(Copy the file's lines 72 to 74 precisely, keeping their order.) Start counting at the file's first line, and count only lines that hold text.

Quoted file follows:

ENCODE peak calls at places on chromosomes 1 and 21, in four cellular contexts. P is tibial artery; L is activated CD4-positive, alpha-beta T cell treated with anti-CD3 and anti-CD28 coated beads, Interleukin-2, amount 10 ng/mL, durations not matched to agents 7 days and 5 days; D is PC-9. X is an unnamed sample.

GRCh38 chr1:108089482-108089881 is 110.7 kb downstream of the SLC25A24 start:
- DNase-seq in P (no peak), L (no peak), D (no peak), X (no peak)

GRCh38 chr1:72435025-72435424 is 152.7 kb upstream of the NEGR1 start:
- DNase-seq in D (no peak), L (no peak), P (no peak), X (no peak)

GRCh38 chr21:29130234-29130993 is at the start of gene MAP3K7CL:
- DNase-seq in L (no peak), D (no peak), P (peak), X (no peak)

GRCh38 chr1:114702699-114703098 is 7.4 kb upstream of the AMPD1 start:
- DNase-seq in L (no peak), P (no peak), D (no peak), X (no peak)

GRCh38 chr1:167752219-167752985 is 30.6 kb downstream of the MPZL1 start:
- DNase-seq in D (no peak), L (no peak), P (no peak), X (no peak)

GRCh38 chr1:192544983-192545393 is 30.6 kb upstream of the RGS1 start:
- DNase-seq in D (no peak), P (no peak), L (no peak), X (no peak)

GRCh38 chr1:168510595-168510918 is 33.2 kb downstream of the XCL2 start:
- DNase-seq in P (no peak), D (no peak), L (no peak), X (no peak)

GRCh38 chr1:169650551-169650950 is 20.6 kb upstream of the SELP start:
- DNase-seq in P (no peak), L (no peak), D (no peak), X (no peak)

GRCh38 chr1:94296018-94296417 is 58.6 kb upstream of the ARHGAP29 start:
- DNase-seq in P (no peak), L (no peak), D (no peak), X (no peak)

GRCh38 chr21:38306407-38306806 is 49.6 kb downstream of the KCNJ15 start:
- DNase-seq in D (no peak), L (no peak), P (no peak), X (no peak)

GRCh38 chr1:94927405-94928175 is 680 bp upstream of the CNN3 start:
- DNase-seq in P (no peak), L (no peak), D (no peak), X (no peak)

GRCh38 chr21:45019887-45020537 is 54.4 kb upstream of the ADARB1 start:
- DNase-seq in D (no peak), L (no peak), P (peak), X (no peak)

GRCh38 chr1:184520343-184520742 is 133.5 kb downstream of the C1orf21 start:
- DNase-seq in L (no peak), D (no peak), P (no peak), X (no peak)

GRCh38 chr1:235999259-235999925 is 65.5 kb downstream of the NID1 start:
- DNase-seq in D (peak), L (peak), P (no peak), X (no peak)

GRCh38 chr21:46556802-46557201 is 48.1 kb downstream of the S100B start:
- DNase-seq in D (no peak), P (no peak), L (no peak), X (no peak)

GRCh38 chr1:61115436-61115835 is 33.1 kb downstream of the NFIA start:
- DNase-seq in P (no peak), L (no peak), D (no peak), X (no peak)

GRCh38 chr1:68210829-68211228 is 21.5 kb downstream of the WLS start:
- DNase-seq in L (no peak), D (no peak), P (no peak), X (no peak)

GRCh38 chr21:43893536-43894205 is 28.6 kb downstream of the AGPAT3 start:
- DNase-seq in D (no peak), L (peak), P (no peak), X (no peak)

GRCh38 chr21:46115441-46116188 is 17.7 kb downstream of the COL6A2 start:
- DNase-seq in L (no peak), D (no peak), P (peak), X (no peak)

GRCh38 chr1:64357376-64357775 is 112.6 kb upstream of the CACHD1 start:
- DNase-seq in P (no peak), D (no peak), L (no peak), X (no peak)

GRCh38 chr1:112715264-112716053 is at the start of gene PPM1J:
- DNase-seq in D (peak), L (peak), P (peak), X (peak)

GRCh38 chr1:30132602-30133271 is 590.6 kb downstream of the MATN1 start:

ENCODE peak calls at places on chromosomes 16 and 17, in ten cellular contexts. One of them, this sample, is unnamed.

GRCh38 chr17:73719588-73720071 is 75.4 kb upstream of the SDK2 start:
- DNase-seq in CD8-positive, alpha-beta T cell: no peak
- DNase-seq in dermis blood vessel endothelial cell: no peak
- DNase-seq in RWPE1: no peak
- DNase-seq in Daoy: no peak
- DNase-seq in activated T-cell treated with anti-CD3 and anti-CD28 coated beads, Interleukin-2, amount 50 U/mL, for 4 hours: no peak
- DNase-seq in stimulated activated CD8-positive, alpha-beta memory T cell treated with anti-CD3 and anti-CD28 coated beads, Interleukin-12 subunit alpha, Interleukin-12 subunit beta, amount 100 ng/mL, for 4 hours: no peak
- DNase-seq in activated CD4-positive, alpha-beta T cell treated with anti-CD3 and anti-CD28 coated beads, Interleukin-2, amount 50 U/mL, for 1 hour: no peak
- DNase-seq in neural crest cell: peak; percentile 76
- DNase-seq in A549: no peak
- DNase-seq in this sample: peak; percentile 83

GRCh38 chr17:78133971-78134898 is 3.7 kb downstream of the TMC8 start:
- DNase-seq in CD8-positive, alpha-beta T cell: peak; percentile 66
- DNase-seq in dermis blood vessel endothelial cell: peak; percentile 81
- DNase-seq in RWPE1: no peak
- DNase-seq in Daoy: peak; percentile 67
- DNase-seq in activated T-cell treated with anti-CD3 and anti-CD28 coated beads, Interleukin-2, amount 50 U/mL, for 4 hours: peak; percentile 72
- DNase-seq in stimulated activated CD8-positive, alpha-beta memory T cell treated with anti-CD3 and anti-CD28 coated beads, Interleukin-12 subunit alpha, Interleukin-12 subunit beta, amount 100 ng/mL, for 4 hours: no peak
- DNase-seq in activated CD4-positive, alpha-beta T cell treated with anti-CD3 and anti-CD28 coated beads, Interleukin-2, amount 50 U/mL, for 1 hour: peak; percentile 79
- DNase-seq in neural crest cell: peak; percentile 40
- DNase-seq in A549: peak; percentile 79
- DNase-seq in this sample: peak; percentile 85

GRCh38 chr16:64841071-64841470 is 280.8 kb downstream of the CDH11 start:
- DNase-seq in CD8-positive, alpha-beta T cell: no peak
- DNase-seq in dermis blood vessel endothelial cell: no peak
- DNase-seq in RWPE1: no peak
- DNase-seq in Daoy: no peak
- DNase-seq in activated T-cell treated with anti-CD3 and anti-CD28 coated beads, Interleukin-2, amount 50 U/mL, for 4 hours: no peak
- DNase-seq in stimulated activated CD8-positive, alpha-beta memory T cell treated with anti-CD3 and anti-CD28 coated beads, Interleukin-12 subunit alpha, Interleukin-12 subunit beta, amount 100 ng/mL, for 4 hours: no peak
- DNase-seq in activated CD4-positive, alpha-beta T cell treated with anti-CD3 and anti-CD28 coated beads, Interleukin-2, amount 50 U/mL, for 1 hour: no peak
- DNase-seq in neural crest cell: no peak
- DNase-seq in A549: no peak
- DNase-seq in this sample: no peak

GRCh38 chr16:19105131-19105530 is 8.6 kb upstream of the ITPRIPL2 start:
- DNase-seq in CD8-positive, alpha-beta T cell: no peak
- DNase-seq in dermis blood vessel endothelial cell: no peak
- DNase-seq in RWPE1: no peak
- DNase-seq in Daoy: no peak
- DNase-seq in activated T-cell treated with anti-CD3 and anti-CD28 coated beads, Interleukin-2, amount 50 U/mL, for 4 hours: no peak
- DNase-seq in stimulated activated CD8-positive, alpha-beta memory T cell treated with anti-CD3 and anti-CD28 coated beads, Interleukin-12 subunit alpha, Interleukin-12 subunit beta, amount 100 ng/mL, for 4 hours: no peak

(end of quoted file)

- DNase-seq in Daoy: no peak
- DNase-seq in activated T-cell treated with anti-CD3 and anti-CD28 coated beads, Interleukin-2, amount 50 U/mL, for 4 hours: no peak
- DNase-seq in stimulated activated CD8-positive, alpha-beta memory T cell treated with anti-CD3 and anti-CD28 coated beads, Interleukin-12 subunit alpha, Interleukin-12 subunit beta, amount 100 ng/mL, for 4 hours: no peak